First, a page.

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PENNumbra Debate Series Presents "Is the Filibuster Constitutional?" with Josh Chafetz and Michael J. Gerhardt

April 08, 2010

With the help of the President, Democrats in Congress were able to pass historic health care reform legislation in spite of—and thanks to—the significant structural obstacles presented by the Senate’s arcane parliamentary rules. After the passage of the bill, the current political climate appears to require sixty votes for the passage of any major legislation, which many argue is unsustainable. The potential for more vacancies on the Supreme Court has only added to the sense that a confrontation is inevitable.

In Is The Filibuster Constitutional?, Professors Josh Chafetz and Michael J. Gerhardt debate the constitutionality of the Senate’s cloture rules by looking to the history of those rules in the United States and elsewhere. Opening the debate, Professor Chafetz argues that the cloture rules represent an unconstitutional principle of entrenchment and highlights the absurdity by analogy to a hypothetical law requiring a supermajority to unseat an incumbent senator, which would surely not be tolerated. He finds the filibuster to be “strikingly similar” to such a rule and therefore unconstitutional. Chafetz concludes that historical practice fails to justify dilatory tactics and that any constitutionally conscientious senator has a duty to reject the filibuster as it currently operates.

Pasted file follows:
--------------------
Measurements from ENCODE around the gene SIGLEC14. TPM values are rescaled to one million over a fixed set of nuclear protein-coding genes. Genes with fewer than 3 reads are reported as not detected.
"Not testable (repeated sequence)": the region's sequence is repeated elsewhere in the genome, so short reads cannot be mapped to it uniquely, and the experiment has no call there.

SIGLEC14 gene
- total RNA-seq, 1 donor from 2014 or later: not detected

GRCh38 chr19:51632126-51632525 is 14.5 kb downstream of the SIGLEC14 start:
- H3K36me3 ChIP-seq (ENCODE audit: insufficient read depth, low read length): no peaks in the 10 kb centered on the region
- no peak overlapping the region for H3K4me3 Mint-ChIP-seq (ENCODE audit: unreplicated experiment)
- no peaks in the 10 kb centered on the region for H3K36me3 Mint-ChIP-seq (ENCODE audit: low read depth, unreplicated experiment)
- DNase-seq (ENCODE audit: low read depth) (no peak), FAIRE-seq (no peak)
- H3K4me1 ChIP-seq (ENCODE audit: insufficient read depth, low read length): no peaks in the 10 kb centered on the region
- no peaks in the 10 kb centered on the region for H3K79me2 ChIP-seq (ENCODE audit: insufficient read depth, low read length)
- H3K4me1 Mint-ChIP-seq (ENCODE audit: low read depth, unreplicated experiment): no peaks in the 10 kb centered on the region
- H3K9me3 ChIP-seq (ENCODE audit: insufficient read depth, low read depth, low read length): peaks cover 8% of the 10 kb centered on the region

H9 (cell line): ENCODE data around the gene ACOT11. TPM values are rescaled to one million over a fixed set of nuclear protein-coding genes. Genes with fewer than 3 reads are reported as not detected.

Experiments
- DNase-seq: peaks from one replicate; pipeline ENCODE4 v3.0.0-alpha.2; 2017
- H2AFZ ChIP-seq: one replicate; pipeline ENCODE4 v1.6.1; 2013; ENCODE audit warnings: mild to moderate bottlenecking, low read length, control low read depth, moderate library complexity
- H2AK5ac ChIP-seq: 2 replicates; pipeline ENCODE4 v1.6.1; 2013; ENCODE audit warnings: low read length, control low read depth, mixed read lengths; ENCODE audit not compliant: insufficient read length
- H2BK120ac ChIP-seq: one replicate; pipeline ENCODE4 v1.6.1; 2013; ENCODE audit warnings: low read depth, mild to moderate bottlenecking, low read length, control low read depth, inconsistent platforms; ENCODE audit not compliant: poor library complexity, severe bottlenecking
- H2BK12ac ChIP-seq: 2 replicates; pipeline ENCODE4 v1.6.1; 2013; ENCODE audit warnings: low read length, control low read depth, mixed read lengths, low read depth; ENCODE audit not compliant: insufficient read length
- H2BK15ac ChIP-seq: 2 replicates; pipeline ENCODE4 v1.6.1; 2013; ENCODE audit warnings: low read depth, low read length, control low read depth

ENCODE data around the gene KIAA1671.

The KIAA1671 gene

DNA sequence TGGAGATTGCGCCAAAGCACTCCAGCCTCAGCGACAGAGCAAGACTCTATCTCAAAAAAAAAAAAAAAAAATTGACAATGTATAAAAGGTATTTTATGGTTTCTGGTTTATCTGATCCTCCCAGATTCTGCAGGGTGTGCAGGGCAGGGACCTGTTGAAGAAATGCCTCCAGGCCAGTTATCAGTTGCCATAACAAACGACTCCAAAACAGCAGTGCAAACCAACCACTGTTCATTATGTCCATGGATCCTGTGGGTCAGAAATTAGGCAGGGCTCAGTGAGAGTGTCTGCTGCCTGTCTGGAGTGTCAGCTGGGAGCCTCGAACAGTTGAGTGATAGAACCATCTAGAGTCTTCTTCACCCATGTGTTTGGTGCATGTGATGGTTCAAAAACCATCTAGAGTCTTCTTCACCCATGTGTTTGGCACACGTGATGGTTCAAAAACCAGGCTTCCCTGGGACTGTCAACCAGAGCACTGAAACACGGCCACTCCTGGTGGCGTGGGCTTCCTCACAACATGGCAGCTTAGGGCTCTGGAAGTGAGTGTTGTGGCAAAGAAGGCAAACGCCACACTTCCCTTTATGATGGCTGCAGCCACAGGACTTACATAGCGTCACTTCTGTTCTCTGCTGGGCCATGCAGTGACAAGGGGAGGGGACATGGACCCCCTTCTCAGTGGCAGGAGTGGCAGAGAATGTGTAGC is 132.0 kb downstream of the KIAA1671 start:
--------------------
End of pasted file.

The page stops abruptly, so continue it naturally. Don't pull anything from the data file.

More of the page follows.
Professor Gerhardt shares Chafetz’s frustration with the glacial pace of most congressional business, but attributes that behavior to the lack of a majority committed to curtailing abuses of Senate procedure. Gerhardt raises the two traditional arguments against the filibuster—namely, the lack of explicit constitutional authorization and the hand-tying that results from its supermajoritarian requirements—and argues that the weaknesses of these arguments underscore the filibuster’s inherent constitutionality. Gerhardt points out that a majority of Senate seats is never subject to election at any given time, and that the Constitution does not forbid, but instead expressly permits, the Senate to draft internal procedures. Failing to find an anti-entrenchment principle implied in the constitutional scheme, Gerhardt groups the filibuster with other Senate traditions—such as holds and bitter partisanship—and finds that the solution to unsatisfactory behavior in the legislature is, and has always been, accountability at the ballot box.
 
 
Josh Chafetz
Michael J. Gerhardt
 
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